The remaining photoresist is then stripped and the exposed silicon is anisotropically etched so as to form a series of deep V-grooves 14 in the surface of the silicon wafer 4, as shown in FIG. 4.
An anisotropic silicon etch is now employed that will etch silicon much faster in the 100 direction as compared to the 111 direction, and be inert with respect to the masking silicon oxide layer. For example, suitable etchants can be made from 20 parts by weight of KOH in 90 parts of water and 20 parts by volume of isopropanol, employed at 70°-80° C. Another suitable etchant can be made from 17 parts by volume of ethylene diamine, 3 parts by weight of pyrocatechol and 8 parts of water, suitably at about 100° C. These etchant solutions will etch silicon from 50 to 100 times faster in the 100 plane than in the 111 plane. Since the grating has been aligned with the 110 crystal direction, the walls of the V-groove are defined by two 111 crystal planes and the etching is essentially self-limiting with the formation of the V-shaped groove. The bottom of the groove will be extremely sharp since it corresponds to the intersection of two 111 crystal planes. This significantly minimizes the area between lenses of the completed array, and ensures a minimum of stray light from the array.
The protective silicon oxide layer 12 is next removed with an HF solution or other suitable etchant, and the wafers are cleaned in conventional manner. The cleaned, etched silicon wafer 4 having V-grooves 14 therein is shown in FIG. 5.
A nickel negative of the silicon wafer is next made. A thin gold coating, suitably about 100-500 Å thick, is applied to the silicon wafer 4, as by evaporation, and a negative nickel master 16 of the grooved silicon substrate is electroformed onto the wafer using a conventional low stress nickel sulfamate plating bath. Plating is continued until a nickel layer thickness of about 100-200 microns is formed. The nickel negative master 16 is illustrated in FIG. 6.
A curable liquid resin 18 is next spun onto the nickel negative master 16 to form a lens-like array. Suitable resins include photoresist or UV or heat curable plastic resins. The surface tension of the liquid resin produces a smooth cylindrical lens profile "hanging" from each of the nickel peaks in the master 16. The focal length of the lenses is dependent on the geometry of the substrate, the viscosity of the liquid, the spin speed and time of application, and the shrinkage properties of the resin. The focal length can be adjusted by varying the spin speed and time of spinning as determined from a series of test runs for a particular resin, as is known. The use of a spun-on liquid resin ensures that the surface of each lens is optically smooth and that the resultant array will have low light scattering. For heat curable resins, a short exposure to temperatures above the melt temperatures of the resin will also smooth the surface of the resin and ensure cylindrical symmetry.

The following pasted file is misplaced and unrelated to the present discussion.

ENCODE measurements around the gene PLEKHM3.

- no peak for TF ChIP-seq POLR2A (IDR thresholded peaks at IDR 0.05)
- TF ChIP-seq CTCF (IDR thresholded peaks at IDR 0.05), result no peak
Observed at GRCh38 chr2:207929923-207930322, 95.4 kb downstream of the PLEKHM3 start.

As an example, HPR 206 photoresist of the Hunt Company was spun onto a nickel negative having peaks about 70 microns high and a periodicity of 107 millimicrons. The liquid was spun on at about 1,000 rpm for 35 seconds and cured by heating in an oven at 160° C. for two hours. Excellent uniformity was achieved. The result is illustrated in FIG. 7. Examples of useful resins include Norland Optical Adhesive 61 of Norland Products Inc., an ultraviolet light curable resin; and EPO-TEK-301-2, an epoxy adhesive, available from Epoxy Technology Inc.
After the resin has been hardened or cured, a series of nickel electroplating steps is used to produce one or more nickel positive replicas and negative replicas to produce negative metal stampers from which plastic lens arrays may be cast or pressed. These steps are shown in FIGS. 8 and 9 as preparation of a nickel mold 20 and nickel stamper 22. A multiplicity of durable nickel stampers can be made from one mold, as is well known, for example, in the manufacture of audio records.
UV or heat curable resins of optical quality can be used to cast lens arrays onto the nickel stamper, the same or other resins as described hereinabove.
The above process utilizes technology well known in semiconductor manufacture to produce high quality, uniform lens arrays. The quality of the silicon surface and of the initial photomask must be high to achieve good results, but thereafter a plurality of lens arrays, suitable for CCD stripe filters or other applications, can be made rapidly using state of the art processing.
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|U.S. Classification||430/321, 216/26, 216/2, 257/E31.128, 359/900, 430/323, 396/306, 359/455, 430/946, 430/324, 430/320|
|International Classification||G02B3/00, G03F7/00, H01L31/0232|
|Cooperative Classification||H01L31/02327, G03F7/001, Y10S430/147, Y10S359/90, G02B3/0012|
|European Classification||H01L31/0232, G02B3/00A1, G03F7/00B3|
|Apr 27, 1983||AS||Assignment|
Owner name: RCA CORPORATION; A CORP OF DE.
Free format text: ASSIGNMENT OF ASSIGNORS INTEREST.;ASSIGNOR:KANE, JAMES;REEL/FRAME:004123/0428
Effective date: 19830422
|Dec 8, 1988||FPAY||Fee payment|
Year of fee payment: 4
|Nov 23, 1992||FPAY||Fee payment|
Year of fee payment: 8
|Feb 11, 1997||REMI||Maintenance fee reminder mailed|
|Jul 6, 1997||LAPS||Lapse for failure to pay maintenance fees|
|Sep 16, 1997||FP||Expired due to failure to pay maintenance fee|
Effective date: 19970709